For Love the Bell Tolls

For-Love-the-Bell-Tolls-KindleFOR LOVE THE BELL TOLLS
A Gothic Romance Short Story Anthology
from Stars and Stone Books

Featuring: Cara McKinnon, Sheri Queen, Read Gallo, Serena Jayne, Kylie Weisenborn, and Heather Sheldon.

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Cara McKinnon – “The Doors Between”
Can love overcome an otherworldly evil?

Sheri Queen – “The Circus Train”
Finding love isn’t easy, especially when someone wants your blood.

Read Gallo – “Blood and Petals”
How much would you change to get what you want?

Serena Jayne – “Kiss Me Dead”
With only the light of their love, Simon and Lila attempt to conquer darkness and death.

Kylie Weisenborn – “Undead Men”
When the dead become unburied, so does the truth.

Heather Sheldon – “Lost Love Found”
A haunted gift flips Mandy’s world on end, and her handsome new neighbor might be her only salvation.



What Is Gothic Romance?

This anthology’s genre is gothic romance, but the authors were allowed to pick their own interpretation of “gothic.” We asked the authors how they decided to interpret gothic, and why they went that route.

Read Gallo – “Blood and Petals”

Initially, I got hung up on the image of a woman in white fading in a dark Victorian garden, so I was very literally gothic at first. But a book I was reading about teen pregnancy in the 50s, where young mothers were encouraged to “surrender and forget” their children struck a chord with me and I transitioned the time period from England in the 1900s to America 1950s. It was surprisingly easy to transfer the way the girls were treated. I think I could have made it more modern and not have lost much of that bite.

Serena Jayne – “Kiss Me Dead”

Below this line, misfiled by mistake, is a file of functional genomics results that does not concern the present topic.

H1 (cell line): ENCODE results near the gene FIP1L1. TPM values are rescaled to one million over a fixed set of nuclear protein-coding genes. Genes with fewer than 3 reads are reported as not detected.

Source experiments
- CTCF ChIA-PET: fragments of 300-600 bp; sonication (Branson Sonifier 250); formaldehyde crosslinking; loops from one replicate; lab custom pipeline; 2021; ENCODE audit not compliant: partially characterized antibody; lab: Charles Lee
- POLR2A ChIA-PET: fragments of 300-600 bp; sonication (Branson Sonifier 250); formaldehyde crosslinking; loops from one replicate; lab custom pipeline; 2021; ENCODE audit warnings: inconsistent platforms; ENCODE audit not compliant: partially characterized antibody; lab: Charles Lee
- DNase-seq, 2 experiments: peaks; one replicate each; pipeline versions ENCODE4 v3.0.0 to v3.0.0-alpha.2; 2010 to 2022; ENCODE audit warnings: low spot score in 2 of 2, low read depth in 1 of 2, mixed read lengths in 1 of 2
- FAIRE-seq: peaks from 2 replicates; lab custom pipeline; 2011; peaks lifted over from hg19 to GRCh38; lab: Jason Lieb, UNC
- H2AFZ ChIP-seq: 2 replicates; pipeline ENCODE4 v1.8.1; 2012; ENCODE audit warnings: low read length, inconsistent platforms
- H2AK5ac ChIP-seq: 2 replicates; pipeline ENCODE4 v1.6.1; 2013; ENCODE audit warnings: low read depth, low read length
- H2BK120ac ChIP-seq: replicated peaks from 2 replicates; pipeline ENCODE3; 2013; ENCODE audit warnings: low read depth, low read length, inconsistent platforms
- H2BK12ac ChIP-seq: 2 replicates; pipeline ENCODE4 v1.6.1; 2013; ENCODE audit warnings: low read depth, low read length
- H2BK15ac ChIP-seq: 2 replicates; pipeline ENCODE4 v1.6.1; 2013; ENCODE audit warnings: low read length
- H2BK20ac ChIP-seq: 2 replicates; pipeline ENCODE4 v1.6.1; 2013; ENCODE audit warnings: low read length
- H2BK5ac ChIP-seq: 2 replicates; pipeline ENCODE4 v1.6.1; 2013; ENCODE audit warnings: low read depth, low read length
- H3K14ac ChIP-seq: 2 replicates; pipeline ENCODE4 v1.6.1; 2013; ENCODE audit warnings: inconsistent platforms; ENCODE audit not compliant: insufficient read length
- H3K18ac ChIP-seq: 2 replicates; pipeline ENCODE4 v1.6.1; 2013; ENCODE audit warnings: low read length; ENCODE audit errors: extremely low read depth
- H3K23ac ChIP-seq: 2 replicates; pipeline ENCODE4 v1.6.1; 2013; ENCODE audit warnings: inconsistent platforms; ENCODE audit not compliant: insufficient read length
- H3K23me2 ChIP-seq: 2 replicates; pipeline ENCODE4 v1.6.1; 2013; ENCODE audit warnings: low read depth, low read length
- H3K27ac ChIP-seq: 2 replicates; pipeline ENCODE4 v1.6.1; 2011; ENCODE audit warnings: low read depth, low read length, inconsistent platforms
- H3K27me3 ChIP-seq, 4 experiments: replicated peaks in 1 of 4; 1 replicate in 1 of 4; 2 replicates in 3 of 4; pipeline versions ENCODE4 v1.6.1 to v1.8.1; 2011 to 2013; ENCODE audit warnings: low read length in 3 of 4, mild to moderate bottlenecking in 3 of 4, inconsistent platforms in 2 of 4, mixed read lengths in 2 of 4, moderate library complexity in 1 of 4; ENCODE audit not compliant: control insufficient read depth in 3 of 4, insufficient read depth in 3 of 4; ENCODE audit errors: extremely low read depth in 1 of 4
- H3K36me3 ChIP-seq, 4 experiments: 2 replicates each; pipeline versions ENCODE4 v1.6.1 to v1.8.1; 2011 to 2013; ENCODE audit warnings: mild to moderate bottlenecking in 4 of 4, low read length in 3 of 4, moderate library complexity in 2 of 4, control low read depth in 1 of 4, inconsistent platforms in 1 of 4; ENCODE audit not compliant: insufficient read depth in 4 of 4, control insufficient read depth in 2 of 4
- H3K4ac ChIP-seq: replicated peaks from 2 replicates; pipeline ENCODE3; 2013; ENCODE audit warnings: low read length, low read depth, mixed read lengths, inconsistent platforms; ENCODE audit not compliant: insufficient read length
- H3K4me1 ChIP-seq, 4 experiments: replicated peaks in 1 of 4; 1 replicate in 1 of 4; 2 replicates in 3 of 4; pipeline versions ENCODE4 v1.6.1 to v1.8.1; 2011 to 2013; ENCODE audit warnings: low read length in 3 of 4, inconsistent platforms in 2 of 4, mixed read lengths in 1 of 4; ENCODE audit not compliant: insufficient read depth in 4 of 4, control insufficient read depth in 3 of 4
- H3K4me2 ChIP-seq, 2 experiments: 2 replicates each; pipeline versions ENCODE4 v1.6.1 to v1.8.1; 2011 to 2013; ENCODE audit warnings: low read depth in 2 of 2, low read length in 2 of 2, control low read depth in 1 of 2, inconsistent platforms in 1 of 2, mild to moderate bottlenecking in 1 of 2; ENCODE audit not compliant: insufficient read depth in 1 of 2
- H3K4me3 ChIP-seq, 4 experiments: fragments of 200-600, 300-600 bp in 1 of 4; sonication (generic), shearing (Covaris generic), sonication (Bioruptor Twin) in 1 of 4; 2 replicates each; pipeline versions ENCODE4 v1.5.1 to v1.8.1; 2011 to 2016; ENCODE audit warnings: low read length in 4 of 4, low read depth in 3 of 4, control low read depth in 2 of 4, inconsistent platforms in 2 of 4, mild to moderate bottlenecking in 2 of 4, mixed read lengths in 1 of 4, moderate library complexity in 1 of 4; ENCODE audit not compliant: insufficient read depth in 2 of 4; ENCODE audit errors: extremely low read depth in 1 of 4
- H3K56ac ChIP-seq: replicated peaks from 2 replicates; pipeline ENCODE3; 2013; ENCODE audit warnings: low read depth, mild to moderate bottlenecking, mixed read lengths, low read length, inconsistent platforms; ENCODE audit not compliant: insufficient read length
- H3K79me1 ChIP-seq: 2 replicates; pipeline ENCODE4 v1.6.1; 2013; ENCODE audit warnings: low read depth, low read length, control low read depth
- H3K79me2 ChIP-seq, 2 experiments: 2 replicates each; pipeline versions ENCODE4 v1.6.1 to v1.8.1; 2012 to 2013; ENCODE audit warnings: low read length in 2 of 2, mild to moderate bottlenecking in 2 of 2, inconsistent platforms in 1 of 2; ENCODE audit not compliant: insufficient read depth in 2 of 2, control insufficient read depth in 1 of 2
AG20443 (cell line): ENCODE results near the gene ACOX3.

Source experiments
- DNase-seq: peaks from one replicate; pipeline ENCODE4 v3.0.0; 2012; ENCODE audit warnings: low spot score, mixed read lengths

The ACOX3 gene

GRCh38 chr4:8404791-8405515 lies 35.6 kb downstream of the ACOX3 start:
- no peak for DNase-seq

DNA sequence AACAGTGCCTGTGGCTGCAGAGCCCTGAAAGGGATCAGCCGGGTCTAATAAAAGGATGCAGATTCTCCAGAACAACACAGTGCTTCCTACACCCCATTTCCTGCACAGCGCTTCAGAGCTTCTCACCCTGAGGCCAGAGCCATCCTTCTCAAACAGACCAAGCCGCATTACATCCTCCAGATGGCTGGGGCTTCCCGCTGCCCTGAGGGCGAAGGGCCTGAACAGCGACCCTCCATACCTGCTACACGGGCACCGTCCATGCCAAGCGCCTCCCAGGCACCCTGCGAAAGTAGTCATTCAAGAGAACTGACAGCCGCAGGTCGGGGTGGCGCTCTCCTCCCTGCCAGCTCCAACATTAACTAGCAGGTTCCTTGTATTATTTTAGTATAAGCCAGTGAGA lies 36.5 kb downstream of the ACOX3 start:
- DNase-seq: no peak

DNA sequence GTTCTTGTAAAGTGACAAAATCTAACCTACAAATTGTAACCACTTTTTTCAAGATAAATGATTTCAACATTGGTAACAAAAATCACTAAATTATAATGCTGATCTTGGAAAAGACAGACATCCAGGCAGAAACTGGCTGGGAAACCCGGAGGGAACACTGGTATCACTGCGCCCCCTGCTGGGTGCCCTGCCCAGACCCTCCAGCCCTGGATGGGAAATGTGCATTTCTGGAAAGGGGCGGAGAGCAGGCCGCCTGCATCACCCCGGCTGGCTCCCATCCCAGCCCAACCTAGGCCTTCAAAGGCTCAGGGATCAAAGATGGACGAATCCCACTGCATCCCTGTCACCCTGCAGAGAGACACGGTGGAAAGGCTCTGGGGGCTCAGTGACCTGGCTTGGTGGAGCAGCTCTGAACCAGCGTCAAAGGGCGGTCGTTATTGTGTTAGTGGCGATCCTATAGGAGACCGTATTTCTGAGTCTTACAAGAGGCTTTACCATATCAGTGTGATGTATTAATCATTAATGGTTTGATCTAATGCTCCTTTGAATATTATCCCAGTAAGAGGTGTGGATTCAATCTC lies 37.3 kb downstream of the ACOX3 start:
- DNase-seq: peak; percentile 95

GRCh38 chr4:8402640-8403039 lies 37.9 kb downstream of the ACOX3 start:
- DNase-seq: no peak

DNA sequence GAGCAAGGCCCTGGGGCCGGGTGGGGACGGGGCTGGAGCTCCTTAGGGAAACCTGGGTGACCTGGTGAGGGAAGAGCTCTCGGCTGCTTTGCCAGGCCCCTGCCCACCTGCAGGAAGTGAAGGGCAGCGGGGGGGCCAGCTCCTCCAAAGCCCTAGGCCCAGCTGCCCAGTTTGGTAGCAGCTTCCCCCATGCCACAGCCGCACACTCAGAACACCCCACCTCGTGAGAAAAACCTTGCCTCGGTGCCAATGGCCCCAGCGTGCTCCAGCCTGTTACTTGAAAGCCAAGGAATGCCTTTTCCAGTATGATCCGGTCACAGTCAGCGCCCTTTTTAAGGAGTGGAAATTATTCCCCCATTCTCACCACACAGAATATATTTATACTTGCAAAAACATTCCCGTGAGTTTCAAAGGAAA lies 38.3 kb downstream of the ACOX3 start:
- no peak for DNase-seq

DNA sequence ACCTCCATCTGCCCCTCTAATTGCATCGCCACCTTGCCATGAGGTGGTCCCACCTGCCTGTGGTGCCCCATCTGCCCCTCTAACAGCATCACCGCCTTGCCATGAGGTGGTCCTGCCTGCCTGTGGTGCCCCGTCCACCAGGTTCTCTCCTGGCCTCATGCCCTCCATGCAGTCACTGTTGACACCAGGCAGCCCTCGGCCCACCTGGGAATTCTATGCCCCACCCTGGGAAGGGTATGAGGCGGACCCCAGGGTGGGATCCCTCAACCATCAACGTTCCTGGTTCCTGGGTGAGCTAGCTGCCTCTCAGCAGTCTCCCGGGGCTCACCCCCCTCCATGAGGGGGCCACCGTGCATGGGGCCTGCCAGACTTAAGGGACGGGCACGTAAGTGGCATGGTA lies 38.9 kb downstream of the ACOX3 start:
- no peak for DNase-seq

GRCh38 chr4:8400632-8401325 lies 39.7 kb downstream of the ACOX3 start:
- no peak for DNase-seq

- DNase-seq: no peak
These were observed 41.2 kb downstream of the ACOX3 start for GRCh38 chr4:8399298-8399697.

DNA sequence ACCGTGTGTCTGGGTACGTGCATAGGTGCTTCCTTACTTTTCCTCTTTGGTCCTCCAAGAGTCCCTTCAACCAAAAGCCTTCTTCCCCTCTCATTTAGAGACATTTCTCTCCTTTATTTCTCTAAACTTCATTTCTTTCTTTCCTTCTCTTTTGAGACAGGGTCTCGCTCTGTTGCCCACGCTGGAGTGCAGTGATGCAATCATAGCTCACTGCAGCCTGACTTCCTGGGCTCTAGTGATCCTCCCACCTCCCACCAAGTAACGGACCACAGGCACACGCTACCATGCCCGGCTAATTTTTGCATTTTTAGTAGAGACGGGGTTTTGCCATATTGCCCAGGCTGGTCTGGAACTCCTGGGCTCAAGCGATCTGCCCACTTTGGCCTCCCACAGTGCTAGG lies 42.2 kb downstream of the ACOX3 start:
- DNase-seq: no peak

For me, gothic is all about horror. The horror of living. The horror of death. The horror of tragic love. The Grimm Reaper, such a dark character, made for the perfect gothic hero. Lila’s desperate situation is also dark.

Cara McKinnon – “The Doors Between”

I went for a variation on a traditional 19th century gothic romance. I say variation, because those usually feature swooning virginal heroines and Fiona is the exact opposite of that. But it does have ghosts, possession, a curse, a brooding old house in an isolated location, and family secrets.

Sheri Queen – “The Circus Train”

I set my story in the late 1800s with a focus on the evils that stalk a circus performer and her elephant companion. I liked the history of that era and the voodoo legends that prevailed in NOLA.

Heather Sheldon – “Lost Love Found”

I choose an antique journal because I enjoyed the idea of part of the story taking place in the past. I’m a big historical romance reader.

Kylie Weisenborn – “Undead Men”

I had a hard time with this prompt at first. I immediately thought of dark, creepy Poe-era details, but I had to do some research to make sure I was portraying that time in history accurately. Embalming first began in the mid-1800s, so I had to take a little bit of creative liberties with the exact year the story would have taken place, but it worked out!

The anthology authors will be answering more questions on this blog tour! To check out all of the stops, visit:

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